• U.S. Senator for one term (1905 to 1911)

Additionally, Bulkeley became the third president of Aetna, a position he held for more than 40 years, until his death.

Bulkeley had greatness thrust upon him by luck dictating the responsibility, honor, and prestige of the National League’s inaugural presidency in 1876.  Sort of.

With other members of Hartford’s elite, Bulkeley formed the Hartford Dark Blues, which played in the National Association in 1874 and 1875.  When the NA folded after the 1875 season, its demise created a void for professional baseball.  The Dark Blues received an invitation to be one of eight charter members in the nascent National League, set to début in 1876.  “Hartford owed its selection over larger New Haven to the substantial reputation of Bulkeley and his fellow Hartford shareholders, the strength of their team, and the financial reliability they had demonstrated in two NA seasons,” explained David Nemec in Major League Baseball Profiles, 1871-1900, Volume 2: The Hall of Famers and Memorable Personalities Who Shaped the Game.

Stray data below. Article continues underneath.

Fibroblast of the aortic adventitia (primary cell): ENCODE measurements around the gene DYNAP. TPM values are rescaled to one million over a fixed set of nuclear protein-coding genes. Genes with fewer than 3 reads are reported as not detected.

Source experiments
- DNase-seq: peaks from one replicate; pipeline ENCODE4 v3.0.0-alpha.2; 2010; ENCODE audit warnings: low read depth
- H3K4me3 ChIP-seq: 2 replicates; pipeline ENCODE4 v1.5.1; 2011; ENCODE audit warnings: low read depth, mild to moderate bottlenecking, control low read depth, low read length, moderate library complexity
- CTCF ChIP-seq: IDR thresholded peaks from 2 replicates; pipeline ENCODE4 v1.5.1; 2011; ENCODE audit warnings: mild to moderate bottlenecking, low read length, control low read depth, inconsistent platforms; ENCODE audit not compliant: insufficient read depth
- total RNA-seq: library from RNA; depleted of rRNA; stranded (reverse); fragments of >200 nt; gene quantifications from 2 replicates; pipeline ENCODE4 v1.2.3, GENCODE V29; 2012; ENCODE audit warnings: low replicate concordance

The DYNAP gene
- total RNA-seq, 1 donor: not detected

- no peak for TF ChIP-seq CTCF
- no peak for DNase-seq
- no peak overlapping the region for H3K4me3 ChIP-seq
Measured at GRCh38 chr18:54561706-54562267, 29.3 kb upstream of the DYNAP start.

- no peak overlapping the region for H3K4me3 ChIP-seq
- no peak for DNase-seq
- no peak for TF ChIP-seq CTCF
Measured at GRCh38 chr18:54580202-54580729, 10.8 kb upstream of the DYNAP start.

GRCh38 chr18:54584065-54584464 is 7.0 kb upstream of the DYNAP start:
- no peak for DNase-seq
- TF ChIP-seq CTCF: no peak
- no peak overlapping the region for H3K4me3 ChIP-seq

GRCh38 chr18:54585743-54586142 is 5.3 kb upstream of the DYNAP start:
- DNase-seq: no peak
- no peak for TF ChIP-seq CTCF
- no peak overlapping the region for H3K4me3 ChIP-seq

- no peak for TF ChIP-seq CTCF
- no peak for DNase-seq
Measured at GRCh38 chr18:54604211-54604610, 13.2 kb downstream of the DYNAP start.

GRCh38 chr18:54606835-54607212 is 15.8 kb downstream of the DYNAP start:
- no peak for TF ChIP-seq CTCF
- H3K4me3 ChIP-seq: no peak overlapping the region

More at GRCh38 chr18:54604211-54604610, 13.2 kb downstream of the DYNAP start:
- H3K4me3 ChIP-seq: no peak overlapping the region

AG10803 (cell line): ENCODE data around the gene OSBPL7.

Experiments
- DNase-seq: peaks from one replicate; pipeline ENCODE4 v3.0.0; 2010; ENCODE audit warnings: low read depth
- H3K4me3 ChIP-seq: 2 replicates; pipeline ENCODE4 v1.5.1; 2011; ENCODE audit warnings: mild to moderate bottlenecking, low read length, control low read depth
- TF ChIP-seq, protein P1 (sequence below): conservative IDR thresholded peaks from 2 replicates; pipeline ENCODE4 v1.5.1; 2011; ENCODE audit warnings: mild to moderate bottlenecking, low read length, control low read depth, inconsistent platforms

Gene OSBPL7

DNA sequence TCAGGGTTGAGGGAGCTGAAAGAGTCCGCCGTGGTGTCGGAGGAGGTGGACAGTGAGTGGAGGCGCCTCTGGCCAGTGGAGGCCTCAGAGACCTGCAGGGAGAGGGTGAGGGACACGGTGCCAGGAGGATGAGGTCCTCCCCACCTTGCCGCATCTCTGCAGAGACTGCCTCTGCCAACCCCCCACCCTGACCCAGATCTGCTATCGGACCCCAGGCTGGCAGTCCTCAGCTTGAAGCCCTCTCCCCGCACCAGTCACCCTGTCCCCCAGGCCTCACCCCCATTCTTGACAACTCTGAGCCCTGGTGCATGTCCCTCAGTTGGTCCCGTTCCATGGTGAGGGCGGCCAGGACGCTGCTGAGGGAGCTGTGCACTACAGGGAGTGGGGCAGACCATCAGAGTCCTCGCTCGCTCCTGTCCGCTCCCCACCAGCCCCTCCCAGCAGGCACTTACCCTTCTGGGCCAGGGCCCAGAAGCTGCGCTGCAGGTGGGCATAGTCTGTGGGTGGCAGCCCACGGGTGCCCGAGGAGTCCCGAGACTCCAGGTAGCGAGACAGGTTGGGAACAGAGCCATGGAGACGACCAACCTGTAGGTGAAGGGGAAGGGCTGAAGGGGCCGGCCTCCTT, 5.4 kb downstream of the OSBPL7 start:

Bulkeley’s one-year presidential reign was neither significant nor outstanding.  Its greatness, therefore, may be a matter of opinion.  A pro-Bulkeley argument rests on the thesis that Bulkeley provided baseball with a necessary image of honor, respect, and stability to contradict the edgier parts of a game that was, in some cases, far removed from the 19th century pastoral activity depicted in the iconic Currier & Ives painting of a Hoboken baseball game—rowdiness, gambling, and liquor pervaded a game that struggled toward growth, organization, and prosperity.